Crisis communication has always been a tricky thing to tackle in the PR world. When a tragedy strikes, companies must be careful about what they post on social media. If they don’t acknowledge the crisis, many people will perceive them as being insensitive. However, if they do post about the crisis it could be misconstrued as if they are jockeying for engagement during the crisis.
Then there are some companies who go too far and turn crisis situations into marketing opportunities. For example, in the middle of Hurricane Sandy, American Apparel sent an email to customers that offered “20 percent off everything for the next 36 hours.” They also added to this email, “in case you’re bored during the storm.” They titled this sale the “Hurricane Sandy Sale” and have gotten a lot of heat on social media sites.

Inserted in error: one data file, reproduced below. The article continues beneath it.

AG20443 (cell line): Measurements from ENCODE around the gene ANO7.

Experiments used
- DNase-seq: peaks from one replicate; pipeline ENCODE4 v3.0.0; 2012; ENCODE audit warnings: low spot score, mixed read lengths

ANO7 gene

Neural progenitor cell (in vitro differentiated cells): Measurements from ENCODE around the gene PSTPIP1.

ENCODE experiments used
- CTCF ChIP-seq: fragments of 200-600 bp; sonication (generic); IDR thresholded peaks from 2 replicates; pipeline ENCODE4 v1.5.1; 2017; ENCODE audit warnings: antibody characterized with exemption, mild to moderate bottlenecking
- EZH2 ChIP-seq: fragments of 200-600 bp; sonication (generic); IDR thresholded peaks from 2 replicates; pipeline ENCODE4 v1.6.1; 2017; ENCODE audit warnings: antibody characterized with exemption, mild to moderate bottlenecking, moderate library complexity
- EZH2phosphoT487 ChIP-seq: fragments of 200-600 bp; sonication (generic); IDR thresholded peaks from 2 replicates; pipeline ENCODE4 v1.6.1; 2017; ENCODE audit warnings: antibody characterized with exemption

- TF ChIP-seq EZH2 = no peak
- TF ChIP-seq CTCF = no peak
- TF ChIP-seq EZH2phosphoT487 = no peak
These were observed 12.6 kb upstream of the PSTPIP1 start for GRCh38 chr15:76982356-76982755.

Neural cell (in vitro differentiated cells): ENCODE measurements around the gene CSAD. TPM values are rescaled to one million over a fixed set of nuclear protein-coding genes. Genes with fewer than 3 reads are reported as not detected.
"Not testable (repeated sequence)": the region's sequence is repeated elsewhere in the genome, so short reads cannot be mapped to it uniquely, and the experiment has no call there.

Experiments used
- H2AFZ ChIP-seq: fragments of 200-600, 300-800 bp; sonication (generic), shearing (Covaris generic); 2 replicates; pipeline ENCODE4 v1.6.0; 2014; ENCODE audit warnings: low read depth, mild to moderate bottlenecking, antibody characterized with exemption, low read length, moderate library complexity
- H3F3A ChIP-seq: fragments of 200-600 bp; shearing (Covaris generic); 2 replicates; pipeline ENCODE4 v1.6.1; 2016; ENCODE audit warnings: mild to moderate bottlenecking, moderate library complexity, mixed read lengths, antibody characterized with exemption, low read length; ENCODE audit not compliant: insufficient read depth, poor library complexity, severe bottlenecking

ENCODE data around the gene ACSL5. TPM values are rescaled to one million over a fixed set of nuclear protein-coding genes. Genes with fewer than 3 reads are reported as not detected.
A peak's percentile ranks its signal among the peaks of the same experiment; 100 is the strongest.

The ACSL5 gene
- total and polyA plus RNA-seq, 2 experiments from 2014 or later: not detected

Obviously, companies are in a tricky situation. They must find the correct balance of social media interaction. There is a fine line between being acknowledging a crisis and exploitation. In this type of situation, companies must be aware of their social media presence and the affect that it has on their customers. Everyone is a consumer, not just of products, but of information as well. In a society where social media seems to be taking over, companies must try to be a bit more sensitive with what they are posting. Eventually, the crisis will be averted and life will go on, but until then, we must all exercise sensitivity during crisis situations and remember the effect it has on everyone.
This guest blog post was written by PRowl Public Relations staff member Virginia Laskowski